Earlier this year Beijing artist Li Hongbo opened his first solo exhibition titled, Pure White Paper in Australia at Dominik Mersch Gallery featuring his flexible sculptures made of common paper. Each sculpture is comprised of thousands of sheets of paper manually glued on top of each other in a sort of honeycomb composition allowing the layers to be pulled and stretched like an accordion. These paper stacks are then cut and sculpted using an electric saw into figurative forms. See the video of the Pure White Paperexhibition below!
The Wolfman: Wolfspark Werner Freund is a wolf sanctuary spread over 25 acres in western Germany. It is home to 29 wolves — six distinct packs hailing from Europe, Siberia, Canada, the Arctic, and Mongolia. Researcher Werner Freund, 79, a former German paratrooper, established the sanctuary in 1972 and has raised more than 70 animals there over the last 40 years. He acquired the wolves as cubs from zoos or animal parks and has reared them mostly by hand. Werner has also taken to living closely with his wolves, behaving as an alpha male to earn their acceptance and respect. Reuters photographer Lisi Niesner recently spent some time with Freund and his wolves, capturing the interactions between these old friends.
This is what i plan to do when i’m mad rich
Michio Kaku: Space Bubble Baths and the Free Universe
Every week, Dr. Michio Kaku will be answering reader questions about physics and futuristic science. If you have a question for Dr. Kaku, just post it in the comments section below and check back on Wednesdays to see if he answers it.
This week Dr. Kaku addresses the question of how you can create a universe from nothing. “If you calculate the total matter of the universe it is positive,” Dr. Kaku says. “If you calculate the total energy of the universe it is negative, because of gravity.” So what happens when you add the two together? Zero. “So it takes no energy to create a universe,” Dr. Kaku points out. “Universes are for free. A universe is a free lunch.”
Take a look at the portion of North Dakota highlighted in this image. That isn’t a city, and those lights weren’t there 6 years ago…
That’s the burning of natural gas from oil fracking rigs.
“From your orbital perspective, you can see that something has unmistakably gone wrong. The dominant organisms, whoever they are—who have gone to so much trouble to rework the surface—are simultaneously destroying their ozone layer and their forests, eroding their topsoil, and performing massive, uncontrolled experiments on their planet’s climate. Haven’t they noticed what’s happening? Are they oblivious to their fate? Are they unable to work together on behalf of the environment that sustains them all?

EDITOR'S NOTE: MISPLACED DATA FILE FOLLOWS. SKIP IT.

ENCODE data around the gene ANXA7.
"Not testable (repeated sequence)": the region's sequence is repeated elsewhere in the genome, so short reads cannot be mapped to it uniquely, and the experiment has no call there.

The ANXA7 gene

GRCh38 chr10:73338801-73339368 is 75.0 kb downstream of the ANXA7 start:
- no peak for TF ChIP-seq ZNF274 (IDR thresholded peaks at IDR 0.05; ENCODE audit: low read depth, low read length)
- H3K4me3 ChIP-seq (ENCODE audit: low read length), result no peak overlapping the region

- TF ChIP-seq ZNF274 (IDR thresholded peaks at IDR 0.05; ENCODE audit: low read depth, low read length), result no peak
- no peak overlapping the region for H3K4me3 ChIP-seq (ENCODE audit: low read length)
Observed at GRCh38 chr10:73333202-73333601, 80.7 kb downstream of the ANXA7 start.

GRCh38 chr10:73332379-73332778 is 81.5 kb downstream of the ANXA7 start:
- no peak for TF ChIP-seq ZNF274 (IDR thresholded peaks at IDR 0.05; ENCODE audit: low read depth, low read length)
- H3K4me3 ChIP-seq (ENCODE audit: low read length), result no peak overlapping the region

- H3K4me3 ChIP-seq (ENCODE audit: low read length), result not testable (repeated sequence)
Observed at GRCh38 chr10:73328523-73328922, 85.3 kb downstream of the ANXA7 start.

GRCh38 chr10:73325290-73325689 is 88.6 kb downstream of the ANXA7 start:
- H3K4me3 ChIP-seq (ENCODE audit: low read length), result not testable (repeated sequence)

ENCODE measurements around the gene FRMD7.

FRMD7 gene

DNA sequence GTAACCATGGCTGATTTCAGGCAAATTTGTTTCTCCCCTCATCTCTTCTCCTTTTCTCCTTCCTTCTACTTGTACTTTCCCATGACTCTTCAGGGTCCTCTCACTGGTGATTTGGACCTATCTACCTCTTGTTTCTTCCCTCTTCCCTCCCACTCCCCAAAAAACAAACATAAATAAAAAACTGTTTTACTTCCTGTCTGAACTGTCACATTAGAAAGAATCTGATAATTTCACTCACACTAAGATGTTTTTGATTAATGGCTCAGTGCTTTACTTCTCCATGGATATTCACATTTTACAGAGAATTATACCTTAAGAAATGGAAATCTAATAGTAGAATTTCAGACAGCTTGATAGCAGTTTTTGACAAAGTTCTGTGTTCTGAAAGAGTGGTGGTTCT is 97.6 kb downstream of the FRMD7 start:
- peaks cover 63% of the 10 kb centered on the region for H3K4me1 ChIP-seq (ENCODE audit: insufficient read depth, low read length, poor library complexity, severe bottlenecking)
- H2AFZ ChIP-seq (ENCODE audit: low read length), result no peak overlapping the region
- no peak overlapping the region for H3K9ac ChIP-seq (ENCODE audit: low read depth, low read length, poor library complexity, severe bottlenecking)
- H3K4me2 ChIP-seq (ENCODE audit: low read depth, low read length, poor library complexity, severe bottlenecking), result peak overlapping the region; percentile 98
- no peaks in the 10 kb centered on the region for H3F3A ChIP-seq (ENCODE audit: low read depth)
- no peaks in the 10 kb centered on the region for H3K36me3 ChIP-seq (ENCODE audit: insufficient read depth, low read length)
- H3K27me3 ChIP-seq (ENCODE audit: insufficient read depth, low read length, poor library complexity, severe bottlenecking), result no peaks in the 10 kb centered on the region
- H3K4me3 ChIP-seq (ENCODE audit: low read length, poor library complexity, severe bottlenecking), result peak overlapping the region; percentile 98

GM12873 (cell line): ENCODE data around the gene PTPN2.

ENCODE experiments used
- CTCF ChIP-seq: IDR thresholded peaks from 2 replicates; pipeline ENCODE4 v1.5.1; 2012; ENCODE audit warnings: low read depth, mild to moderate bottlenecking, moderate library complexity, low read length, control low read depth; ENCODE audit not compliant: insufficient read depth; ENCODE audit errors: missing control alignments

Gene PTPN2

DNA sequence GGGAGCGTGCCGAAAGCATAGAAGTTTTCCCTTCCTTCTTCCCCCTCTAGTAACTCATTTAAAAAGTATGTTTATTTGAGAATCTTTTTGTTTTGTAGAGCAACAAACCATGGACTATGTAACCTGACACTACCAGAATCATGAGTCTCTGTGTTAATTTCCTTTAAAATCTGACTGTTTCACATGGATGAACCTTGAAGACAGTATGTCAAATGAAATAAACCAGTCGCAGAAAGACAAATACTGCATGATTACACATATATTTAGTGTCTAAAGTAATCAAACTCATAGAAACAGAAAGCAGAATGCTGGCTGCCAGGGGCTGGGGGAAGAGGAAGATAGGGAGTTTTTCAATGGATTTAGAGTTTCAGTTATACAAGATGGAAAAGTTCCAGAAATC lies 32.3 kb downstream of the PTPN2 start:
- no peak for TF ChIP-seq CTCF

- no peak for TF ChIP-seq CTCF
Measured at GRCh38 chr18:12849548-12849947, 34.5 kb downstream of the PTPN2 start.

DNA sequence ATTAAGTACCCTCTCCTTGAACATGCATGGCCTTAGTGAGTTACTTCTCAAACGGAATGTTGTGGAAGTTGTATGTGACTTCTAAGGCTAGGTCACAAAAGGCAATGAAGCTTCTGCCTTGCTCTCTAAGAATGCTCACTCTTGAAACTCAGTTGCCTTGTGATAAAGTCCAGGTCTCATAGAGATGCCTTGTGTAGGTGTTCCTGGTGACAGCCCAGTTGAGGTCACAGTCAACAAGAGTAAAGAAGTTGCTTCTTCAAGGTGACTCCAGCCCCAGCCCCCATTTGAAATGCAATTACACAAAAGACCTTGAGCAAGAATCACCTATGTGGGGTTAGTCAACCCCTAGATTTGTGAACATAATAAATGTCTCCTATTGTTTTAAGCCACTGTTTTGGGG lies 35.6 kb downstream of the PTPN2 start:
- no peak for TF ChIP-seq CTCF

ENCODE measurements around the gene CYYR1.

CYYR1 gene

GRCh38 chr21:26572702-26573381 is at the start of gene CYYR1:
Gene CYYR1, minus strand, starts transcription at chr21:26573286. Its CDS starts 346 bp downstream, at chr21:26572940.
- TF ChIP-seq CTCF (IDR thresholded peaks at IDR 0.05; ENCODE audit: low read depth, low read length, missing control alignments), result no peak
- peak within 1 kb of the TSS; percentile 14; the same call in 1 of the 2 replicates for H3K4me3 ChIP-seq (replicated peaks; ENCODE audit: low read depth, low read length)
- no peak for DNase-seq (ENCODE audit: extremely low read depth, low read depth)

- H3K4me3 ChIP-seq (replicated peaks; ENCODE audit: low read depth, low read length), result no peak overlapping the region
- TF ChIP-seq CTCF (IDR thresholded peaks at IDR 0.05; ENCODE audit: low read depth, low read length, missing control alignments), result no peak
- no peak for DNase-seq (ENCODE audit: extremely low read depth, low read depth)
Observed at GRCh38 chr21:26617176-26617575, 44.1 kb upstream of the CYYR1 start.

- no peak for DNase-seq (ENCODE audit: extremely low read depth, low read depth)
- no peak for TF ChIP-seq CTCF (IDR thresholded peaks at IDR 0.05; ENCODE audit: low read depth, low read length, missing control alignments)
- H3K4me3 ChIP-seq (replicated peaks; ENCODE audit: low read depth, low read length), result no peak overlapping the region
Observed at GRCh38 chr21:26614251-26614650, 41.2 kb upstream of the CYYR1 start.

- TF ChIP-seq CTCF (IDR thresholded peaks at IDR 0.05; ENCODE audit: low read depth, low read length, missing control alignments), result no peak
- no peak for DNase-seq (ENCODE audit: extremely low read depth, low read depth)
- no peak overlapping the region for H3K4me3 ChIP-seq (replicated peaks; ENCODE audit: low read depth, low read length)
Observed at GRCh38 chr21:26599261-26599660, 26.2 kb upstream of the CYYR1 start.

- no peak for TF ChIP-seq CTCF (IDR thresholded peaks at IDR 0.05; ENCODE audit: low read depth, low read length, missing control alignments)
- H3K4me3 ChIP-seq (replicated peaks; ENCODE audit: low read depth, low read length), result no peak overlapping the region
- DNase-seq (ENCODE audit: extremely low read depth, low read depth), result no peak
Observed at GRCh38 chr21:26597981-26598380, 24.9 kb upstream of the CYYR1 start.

Perhaps, you think, it’s time to reassess the conjecture that there’s intelligent life on Earth.” - Carl Sagan, Pale Blue Dot
Tell Congress You Want To Preserve & Cherish The Pale Blue Dot:
Piano notes made visible for the first time
Music is beautiful isn’t it? The team at CymaScope visualized the dynamic sounds of the piano’s first strike and the eventual plateau and decay phase of different notes. You can listen to the sounds here and watch as the geometric shapes come to life.
Here is a list of the geometric glyphs for each note
Cymascope - Sound Made Visible
The word gene was first used in English in 1911, derived from the German word Gen, created in 1905 by Danish scientist Wilhelm Ludvig Johannsen (1857-1927) from the Ancient Greek word γενεα (genea) meaning generation or race (of people). The word genome was first used in 1920 by professor of botany Hans Winkler of the University of Hamburg. He patterned the word on the word chromosome, a combination of the Ancient Greek words χρομος (chromos meaning color) and σομος (somos meaning body). Unfortunately he followed the example set by the recently coined words rhizome and biome, both of which took only part of the root suffix for -somos and rendered it -omos. The genome is defined as the entirety or collection of genetic material needed to form an individual. In addition to the word genome, the word gene now forms a part of many more English words: genetic, etc.
Scientists working at the European Bioinformatics Institute recently used the structure of DNA to store data-DNA after all is nothing more than the storage device for all that genetic material. Using the building blocks of DNA, Ewan Birney and Nick Goldman (read about their story by clicking here) converted Shakespeare’s Sonnet 18 and sent the result to a gene sequencing lab. A few weeks later they received a test tube with the newly created DNA which when they sequenced gave back their encoded Sonnet. The sonnet they chose was particularly appropriate:
Shall I compare thee to a summer’s day?
Thou art more lovely and more temperate:
Rough winds do shake the darling buds of May,
And summer’s lease hath all too short a date:
Sometime too hot the eye of heaven shines,
And often is his gold complexion dimm’d;
And every fair from fair sometime declines,
By chance or nature’s changing course untrimm’d;
But thy eternal summer shall not fade
Nor lose possession of that fair thou owest;
Nor shall Death brag thou wander’st in his shade,
When in eternal lines to time thou growest:
So long as men can breathe or eyes can see,
So long lives this and this gives life to thee.
While Shakespeare had three children, they were not terribly prolific, and the gene pool that issued from Shakespeare ended in 1670 with the death of his last grandchild.
Image of the human chromosome (and therefore genome) courtesy National Human Genome Research Institute, released to the public domain.
Image of William Shakespeare also in the public domain.